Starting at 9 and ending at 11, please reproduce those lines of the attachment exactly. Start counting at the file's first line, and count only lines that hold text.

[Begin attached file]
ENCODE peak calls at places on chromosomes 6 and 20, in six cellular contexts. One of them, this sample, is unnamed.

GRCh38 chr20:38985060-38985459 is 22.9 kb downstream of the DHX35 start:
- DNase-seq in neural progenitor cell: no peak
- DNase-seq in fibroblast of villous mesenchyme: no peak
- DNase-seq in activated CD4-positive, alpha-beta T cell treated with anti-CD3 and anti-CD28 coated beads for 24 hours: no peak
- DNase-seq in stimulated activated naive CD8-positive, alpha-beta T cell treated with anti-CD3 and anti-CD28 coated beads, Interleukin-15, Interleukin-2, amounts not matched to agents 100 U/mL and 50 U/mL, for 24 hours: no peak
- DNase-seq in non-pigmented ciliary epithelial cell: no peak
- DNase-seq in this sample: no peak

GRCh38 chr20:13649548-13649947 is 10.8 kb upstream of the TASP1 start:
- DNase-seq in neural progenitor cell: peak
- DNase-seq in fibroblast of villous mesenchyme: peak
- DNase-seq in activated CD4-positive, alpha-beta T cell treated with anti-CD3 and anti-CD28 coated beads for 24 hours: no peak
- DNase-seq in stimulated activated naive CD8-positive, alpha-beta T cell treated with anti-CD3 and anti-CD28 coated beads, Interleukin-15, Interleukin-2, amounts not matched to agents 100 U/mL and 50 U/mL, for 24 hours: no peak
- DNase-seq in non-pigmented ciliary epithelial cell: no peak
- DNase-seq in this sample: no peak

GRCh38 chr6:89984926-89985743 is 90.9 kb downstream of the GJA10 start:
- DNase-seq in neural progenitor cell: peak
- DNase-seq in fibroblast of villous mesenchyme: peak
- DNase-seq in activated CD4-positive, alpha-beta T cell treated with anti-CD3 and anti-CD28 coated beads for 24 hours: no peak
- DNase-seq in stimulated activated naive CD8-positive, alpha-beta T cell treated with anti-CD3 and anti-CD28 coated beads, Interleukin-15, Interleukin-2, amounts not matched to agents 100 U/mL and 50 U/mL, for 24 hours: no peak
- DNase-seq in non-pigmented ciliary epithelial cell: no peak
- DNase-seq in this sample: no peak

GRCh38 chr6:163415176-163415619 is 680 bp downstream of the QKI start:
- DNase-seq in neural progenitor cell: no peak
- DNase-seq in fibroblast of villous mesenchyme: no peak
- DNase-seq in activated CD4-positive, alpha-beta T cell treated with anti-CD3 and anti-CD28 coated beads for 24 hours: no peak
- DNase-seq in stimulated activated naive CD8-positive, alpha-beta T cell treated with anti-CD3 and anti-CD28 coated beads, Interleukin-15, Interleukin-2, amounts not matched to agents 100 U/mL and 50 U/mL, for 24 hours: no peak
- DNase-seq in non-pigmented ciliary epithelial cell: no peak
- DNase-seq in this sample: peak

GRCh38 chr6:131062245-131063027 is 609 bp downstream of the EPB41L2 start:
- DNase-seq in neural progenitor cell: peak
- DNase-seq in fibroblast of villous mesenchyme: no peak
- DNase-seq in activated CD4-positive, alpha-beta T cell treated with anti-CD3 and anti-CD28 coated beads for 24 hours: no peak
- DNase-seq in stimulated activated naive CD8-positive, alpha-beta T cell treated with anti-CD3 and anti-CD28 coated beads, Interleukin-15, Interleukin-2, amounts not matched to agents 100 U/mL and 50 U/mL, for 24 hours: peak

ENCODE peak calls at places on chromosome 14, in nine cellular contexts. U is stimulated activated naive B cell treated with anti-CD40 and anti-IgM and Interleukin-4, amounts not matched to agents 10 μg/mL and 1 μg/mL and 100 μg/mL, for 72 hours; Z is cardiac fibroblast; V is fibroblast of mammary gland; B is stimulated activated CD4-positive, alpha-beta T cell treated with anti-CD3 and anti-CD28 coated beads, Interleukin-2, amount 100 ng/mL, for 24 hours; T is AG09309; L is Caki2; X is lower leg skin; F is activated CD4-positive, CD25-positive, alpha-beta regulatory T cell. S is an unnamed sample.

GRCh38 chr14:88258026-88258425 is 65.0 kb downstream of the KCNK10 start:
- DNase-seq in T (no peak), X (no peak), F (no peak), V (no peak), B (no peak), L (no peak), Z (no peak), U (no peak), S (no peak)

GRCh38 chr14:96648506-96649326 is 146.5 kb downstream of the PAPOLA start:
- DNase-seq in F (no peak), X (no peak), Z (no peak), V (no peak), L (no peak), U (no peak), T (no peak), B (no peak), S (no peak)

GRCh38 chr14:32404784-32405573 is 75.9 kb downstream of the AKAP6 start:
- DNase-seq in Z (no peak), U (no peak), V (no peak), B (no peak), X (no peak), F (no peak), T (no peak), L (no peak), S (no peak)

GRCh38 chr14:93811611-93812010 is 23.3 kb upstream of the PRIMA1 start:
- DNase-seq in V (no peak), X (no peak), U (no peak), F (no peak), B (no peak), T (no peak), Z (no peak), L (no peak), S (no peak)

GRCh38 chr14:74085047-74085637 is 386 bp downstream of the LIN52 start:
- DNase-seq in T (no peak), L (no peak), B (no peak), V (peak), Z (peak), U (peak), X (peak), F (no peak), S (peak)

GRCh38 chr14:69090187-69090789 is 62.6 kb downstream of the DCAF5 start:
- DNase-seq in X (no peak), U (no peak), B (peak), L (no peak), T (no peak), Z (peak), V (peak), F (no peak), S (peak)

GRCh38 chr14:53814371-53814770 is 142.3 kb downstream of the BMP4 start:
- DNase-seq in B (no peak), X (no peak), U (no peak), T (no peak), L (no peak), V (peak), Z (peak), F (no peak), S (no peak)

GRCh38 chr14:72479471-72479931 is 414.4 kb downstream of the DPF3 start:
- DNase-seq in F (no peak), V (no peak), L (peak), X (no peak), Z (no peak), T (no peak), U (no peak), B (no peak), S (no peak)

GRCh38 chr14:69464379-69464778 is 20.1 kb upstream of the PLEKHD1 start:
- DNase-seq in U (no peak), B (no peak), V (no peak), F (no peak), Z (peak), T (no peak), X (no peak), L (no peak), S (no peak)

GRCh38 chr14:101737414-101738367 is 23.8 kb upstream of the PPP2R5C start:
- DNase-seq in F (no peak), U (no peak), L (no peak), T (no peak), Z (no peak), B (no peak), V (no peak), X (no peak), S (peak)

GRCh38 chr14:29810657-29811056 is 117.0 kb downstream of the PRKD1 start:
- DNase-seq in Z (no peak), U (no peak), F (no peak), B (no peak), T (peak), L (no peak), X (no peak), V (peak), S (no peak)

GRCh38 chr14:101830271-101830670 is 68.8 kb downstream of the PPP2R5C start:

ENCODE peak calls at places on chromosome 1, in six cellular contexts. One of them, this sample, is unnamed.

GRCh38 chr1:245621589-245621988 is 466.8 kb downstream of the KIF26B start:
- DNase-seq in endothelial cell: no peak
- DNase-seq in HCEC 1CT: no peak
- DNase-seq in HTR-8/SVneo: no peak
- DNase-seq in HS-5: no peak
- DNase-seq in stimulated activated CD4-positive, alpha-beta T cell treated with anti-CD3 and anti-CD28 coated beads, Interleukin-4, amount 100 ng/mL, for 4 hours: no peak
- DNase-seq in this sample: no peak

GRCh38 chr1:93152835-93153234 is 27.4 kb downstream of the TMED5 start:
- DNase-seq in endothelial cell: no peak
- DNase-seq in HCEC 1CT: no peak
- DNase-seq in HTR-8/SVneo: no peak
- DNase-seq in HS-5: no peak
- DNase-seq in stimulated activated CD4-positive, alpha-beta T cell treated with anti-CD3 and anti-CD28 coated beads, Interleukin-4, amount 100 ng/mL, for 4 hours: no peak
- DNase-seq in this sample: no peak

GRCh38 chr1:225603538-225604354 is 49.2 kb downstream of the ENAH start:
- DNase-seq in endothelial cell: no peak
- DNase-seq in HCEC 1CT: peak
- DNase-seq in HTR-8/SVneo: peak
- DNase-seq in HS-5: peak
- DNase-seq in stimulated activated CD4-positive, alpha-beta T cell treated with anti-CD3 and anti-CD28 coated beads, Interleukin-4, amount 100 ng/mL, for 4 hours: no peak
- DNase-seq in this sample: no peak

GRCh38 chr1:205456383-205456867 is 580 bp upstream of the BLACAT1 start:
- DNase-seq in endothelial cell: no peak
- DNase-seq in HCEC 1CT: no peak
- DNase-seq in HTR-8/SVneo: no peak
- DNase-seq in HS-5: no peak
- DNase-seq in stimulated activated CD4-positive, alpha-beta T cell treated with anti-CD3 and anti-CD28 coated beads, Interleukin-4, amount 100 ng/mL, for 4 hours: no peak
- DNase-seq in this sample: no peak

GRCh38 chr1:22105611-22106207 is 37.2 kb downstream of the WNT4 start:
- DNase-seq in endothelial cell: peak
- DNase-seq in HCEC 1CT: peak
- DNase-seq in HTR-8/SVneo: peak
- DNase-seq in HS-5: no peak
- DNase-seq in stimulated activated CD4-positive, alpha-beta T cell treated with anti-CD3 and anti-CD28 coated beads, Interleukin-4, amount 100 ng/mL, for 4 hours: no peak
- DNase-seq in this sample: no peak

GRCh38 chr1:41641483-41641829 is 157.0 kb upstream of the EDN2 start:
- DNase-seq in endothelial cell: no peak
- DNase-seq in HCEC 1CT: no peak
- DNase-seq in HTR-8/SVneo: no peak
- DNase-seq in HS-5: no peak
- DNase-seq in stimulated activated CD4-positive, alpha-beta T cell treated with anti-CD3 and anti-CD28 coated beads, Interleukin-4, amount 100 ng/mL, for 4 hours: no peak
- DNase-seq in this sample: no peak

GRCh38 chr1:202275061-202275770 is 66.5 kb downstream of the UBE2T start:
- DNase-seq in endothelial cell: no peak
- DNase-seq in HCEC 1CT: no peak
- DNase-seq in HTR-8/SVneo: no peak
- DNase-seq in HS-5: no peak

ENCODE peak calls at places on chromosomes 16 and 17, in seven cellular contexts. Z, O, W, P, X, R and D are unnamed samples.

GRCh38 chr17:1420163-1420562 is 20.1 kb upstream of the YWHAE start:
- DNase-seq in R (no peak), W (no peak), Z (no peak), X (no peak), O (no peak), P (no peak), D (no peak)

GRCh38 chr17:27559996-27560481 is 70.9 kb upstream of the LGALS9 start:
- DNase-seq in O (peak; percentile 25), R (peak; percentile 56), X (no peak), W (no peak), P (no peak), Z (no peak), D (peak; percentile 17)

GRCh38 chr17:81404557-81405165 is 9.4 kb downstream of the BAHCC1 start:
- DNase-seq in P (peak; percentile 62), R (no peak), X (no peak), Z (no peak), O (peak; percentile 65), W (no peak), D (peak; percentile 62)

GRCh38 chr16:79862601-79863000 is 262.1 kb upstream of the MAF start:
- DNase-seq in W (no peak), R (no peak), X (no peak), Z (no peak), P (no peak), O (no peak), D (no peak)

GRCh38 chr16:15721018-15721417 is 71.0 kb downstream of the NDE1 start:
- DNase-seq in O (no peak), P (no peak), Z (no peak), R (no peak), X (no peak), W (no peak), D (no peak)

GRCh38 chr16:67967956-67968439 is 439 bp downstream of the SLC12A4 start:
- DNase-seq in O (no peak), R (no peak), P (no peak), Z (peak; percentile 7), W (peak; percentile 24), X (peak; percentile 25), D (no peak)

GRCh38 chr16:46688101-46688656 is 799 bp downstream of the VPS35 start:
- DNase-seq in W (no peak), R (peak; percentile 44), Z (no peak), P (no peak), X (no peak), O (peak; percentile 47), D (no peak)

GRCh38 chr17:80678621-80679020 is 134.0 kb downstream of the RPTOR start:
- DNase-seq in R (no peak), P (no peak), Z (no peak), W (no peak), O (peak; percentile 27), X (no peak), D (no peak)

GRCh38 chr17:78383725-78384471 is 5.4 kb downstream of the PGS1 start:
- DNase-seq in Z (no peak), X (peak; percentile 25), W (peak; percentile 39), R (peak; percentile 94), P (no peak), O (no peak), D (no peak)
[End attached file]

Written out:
GRCh38 chr20:13649548-13649947 is 10.8 kb upstream of the TASP1 start:
- DNase-seq in neural progenitor cell: peak
- DNase-seq in fibroblast of villous mesenchyme: peak